If you build it, they will come. At least, that's the idea behind SEPTA's first new train station in 18 years.

The new Ninth Street station in Lansdale was built to breathe new life into a defunct industrial property, the former site of the American Olean Tile Company plant. The train stop boasts bike racks and 78 permanent parking spaces. It's so new that landscapers have yet to begin on what was just mud on a recent sunny November morning.

But, with Lansdale's other regional rail station closing off some of its parking during the construction of a parking garage, officials saw an opportunity to drive commuters to the new station, followed, they hope, by new development.

"In 10 years, you'll understand exactly why this station was built," said SEPTA general manager Jeff Knueppel, following a Monday press event to mark the opening.

SEPTA spent about $1.8 million on the station, and Stoltz Property Management Group, which owns the Olean site, kicked in some of its own money.

Dense, walkable growth

The surrounding neighborhood is mostly modest single or two-story homes and row homes, but officials envision a dense, walkable development on the industrial site.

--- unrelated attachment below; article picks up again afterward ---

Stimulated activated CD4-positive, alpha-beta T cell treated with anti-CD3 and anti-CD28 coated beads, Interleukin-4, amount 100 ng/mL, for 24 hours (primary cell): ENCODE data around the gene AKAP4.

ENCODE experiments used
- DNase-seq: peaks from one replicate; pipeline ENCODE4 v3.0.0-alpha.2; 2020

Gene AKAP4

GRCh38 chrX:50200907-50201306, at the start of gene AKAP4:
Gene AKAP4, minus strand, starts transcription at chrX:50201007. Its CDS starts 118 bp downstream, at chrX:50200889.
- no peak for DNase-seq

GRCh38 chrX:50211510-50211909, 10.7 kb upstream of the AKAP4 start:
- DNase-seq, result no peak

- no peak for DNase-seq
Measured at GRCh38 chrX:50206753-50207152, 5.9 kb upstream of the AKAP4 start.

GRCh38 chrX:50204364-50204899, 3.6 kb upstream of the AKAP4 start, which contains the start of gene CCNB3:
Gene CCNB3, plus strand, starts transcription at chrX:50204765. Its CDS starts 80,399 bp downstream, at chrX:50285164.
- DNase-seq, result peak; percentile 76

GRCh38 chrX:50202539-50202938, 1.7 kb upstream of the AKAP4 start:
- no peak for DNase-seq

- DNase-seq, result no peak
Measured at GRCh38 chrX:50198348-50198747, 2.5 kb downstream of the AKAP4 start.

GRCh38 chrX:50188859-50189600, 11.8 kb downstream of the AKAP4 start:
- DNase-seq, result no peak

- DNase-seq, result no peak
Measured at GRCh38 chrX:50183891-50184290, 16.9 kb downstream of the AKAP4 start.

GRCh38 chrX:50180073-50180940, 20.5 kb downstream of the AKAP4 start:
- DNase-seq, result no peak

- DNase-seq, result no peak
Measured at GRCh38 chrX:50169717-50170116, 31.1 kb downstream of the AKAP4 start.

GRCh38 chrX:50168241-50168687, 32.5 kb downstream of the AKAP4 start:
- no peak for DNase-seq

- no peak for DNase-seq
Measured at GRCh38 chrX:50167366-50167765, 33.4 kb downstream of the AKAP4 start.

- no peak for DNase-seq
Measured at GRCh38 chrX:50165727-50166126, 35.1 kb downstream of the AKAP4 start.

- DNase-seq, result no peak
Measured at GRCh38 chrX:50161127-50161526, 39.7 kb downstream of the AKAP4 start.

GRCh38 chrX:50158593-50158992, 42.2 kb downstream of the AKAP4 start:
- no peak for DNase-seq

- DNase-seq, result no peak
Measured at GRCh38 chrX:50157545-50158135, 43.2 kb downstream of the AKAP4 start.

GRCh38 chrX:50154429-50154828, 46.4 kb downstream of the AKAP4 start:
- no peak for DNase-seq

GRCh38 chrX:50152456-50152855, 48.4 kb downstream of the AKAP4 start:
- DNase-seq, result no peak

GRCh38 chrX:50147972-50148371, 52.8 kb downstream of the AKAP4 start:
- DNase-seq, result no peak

The area has already been rezoned to make that development easier, and Stoltz is expected to submit a master plan for the site, according to Lansdale Borough Manager Jacob Ziegler.

"The longer term vision is one where people will walk to new jobs and to new housing opportunities that will exist in this area," said Knueppel.

U.S. Rep. Brendan Boyle picked up the drumbeat for this type of development, called "smart growth," pointing out that public transit ridership is on the rise nationally.

"From 2001 through today, nationwide there has been a 46 percent increase in public transit" usage, said Boyle at the ribbon-cutting. "There is greater demand than ever before." 

State Rep. Bob Godshall, Montgomery County Commissioner Josh Shapiro and SEPTA assistant general manager Bob Lund also made supportive remarks.

Philadelphia suburbs are looking to what's called "transit-oriented development," where communities crop up around public transit hubs, to cater to this trend. As reported in a PlanPhilly story on Ninth Street Station last month, transit-oriented development has a tendency to attract more affluent residents and drive up property values.

The old station, located about a mile away in a century-old building on Main Street, will continue to operate. While the old station is under construction, parking at Ninth Street Station, which added 125 temporary spots for the overflow, will be free.